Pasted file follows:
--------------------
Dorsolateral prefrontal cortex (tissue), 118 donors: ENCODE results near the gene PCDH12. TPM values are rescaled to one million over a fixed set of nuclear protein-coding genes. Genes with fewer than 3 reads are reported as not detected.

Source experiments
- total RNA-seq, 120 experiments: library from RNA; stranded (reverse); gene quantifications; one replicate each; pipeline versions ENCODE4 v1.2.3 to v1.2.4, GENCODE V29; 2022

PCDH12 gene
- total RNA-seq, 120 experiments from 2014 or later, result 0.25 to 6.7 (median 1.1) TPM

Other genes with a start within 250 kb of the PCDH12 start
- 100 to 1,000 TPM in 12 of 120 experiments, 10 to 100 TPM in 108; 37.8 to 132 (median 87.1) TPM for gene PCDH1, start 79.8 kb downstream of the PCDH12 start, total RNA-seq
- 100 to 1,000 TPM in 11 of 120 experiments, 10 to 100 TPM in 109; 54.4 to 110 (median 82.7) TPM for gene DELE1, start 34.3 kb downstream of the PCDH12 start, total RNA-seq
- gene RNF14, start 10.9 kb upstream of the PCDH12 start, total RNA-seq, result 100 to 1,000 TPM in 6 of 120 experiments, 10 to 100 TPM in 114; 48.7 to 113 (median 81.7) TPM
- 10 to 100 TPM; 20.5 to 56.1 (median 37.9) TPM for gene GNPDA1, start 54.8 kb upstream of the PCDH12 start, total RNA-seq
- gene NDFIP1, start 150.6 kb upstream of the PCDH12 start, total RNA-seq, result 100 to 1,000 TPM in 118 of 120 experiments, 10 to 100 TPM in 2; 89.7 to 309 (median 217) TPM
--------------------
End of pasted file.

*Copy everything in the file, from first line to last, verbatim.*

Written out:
Dorsolateral prefrontal cortex (tissue), 118 donors: ENCODE results near the gene PCDH12. TPM values are rescaled to one million over a fixed set of nuclear protein-coding genes. Genes with fewer than 3 reads are reported as not detected.

Source experiments
- total RNA-seq, 120 experiments: library from RNA; stranded (reverse); gene quantifications; one replicate each; pipeline versions ENCODE4 v1.2.3 to v1.2.4, GENCODE V29; 2022

PCDH12 gene
- total RNA-seq, 120 experiments from 2014 or later, result 0.25 to 6.7 (median 1.1) TPM

Other genes with a start within 250 kb of the PCDH12 start
- 100 to 1,000 TPM in 12 of 120 experiments, 10 to 100 TPM in 108; 37.8 to 132 (median 87.1) TPM for gene PCDH1, start 79.8 kb downstream of the PCDH12 start, total RNA-seq
- 100 to 1,000 TPM in 11 of 120 experiments, 10 to 100 TPM in 109; 54.4 to 110 (median 82.7) TPM for gene DELE1, start 34.3 kb downstream of the PCDH12 start, total RNA-seq
- gene RNF14, start 10.9 kb upstream of the PCDH12 start, total RNA-seq, result 100 to 1,000 TPM in 6 of 120 experiments, 10 to 100 TPM in 114; 48.7 to 113 (median 81.7) TPM
- 10 to 100 TPM; 20.5 to 56.1 (median 37.9) TPM for gene GNPDA1, start 54.8 kb upstream of the PCDH12 start, total RNA-seq
- gene NDFIP1, start 150.6 kb upstream of the PCDH12 start, total RNA-seq, result 100 to 1,000 TPM in 118 of 120 experiments, 10 to 100 TPM in 2; 89.7 to 309 (median 217) TPM